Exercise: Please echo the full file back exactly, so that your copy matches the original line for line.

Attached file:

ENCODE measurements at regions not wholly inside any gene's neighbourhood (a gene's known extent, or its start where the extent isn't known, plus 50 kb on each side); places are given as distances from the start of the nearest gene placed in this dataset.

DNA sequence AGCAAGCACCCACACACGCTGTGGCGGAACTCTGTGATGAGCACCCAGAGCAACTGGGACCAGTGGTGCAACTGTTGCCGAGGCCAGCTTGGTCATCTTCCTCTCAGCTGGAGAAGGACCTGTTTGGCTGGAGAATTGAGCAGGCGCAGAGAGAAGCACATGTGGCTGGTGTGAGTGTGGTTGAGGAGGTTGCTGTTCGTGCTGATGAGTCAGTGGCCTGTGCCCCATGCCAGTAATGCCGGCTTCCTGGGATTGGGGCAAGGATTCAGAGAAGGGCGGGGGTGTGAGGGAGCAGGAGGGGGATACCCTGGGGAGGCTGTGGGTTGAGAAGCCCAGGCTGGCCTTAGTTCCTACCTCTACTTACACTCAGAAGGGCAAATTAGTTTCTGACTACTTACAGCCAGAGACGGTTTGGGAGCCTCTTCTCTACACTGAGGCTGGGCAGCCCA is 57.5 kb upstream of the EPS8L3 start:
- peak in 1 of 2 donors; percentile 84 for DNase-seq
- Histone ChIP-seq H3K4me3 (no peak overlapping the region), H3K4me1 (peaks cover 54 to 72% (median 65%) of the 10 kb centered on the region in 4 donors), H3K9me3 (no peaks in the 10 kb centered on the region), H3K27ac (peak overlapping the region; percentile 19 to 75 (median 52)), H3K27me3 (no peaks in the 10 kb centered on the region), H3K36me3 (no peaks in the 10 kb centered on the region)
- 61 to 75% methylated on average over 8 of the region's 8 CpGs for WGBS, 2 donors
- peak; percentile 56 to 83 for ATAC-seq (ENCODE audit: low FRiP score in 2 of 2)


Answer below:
ENCODE measurements at regions not wholly inside any gene's neighbourhood (a gene's known extent, or its start where the extent isn't known, plus 50 kb on each side); places are given as distances from the start of the nearest gene placed in this dataset.

DNA sequence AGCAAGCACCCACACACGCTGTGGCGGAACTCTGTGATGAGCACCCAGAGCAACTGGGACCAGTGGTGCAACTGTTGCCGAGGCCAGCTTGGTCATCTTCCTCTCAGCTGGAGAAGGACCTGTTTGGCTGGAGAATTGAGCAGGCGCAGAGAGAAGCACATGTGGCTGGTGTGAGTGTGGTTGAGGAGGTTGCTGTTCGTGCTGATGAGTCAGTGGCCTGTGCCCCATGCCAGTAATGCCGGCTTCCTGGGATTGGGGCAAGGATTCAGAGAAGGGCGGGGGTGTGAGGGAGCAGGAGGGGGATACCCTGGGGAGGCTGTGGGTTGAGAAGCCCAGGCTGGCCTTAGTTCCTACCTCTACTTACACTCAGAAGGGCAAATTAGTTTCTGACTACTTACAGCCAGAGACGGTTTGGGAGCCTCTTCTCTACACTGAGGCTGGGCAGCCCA is 57.5 kb upstream of the EPS8L3 start:
- peak in 1 of 2 donors; percentile 84 for DNase-seq
- Histone ChIP-seq H3K4me3 (no peak overlapping the region), H3K4me1 (peaks cover 54 to 72% (median 65%) of the 10 kb centered on the region in 4 donors), H3K9me3 (no peaks in the 10 kb centered on the region), H3K27ac (peak overlapping the region; percentile 19 to 75 (median 52)), H3K27me3 (no peaks in the 10 kb centered on the region), H3K36me3 (no peaks in the 10 kb centered on the region)
- 61 to 75% methylated on average over 8 of the region's 8 CpGs for WGBS, 2 donors
- peak; percentile 56 to 83 for ATAC-seq (ENCODE audit: low FRiP score in 2 of 2)